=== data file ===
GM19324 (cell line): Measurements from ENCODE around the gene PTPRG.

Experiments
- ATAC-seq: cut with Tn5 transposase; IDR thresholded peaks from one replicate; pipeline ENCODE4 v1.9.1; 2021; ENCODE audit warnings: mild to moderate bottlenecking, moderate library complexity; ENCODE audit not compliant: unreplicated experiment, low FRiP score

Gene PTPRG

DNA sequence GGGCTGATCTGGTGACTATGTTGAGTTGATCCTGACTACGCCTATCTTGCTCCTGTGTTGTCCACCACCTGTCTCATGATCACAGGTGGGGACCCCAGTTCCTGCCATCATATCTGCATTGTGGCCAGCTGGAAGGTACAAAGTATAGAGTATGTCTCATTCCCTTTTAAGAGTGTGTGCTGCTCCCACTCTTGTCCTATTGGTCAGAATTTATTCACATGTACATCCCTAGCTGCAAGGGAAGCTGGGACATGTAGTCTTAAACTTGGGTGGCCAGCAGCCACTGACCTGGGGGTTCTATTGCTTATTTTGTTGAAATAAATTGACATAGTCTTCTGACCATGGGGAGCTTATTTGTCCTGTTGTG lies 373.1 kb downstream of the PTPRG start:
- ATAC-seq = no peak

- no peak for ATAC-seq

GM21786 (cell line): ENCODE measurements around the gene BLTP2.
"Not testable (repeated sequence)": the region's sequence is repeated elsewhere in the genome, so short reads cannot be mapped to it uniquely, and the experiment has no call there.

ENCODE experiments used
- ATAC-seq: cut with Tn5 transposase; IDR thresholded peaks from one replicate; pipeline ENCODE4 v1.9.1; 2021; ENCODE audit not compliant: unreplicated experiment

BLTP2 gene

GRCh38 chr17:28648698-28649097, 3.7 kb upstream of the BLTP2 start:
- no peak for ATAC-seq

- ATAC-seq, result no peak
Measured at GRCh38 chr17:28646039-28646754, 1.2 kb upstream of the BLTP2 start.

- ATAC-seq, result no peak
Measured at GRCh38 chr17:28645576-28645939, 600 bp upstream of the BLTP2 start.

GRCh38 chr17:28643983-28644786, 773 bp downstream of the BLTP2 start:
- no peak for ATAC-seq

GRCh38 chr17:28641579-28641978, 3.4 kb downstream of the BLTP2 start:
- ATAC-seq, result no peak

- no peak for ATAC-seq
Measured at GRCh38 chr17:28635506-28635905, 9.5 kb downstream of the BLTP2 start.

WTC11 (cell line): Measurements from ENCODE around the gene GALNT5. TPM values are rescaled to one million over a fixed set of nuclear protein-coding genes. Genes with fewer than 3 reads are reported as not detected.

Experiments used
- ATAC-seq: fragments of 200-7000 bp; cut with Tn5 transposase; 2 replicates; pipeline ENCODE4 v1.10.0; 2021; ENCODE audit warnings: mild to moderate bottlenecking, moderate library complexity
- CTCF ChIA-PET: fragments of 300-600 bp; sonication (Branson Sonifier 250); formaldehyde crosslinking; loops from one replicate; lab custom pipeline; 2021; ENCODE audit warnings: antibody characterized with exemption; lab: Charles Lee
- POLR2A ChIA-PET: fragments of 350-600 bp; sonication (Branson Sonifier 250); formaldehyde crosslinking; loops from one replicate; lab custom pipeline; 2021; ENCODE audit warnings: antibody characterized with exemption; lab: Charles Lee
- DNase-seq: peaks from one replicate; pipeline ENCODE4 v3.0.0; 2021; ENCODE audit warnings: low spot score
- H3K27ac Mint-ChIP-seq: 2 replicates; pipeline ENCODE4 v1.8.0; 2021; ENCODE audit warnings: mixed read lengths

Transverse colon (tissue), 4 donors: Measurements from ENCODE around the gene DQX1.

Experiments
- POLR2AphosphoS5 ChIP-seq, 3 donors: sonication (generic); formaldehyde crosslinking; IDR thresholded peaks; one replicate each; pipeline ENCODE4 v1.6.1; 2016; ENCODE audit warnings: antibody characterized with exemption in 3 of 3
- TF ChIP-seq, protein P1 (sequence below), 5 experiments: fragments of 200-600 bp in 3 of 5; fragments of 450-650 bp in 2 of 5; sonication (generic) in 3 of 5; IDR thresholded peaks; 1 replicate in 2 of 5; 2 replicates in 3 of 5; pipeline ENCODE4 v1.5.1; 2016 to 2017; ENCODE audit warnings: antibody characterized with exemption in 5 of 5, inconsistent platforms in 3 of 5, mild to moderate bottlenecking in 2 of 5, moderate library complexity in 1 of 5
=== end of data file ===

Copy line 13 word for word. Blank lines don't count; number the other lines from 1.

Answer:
GRCh38 chr17:28648698-28649097, 3.7 kb upstream of the BLTP2 start: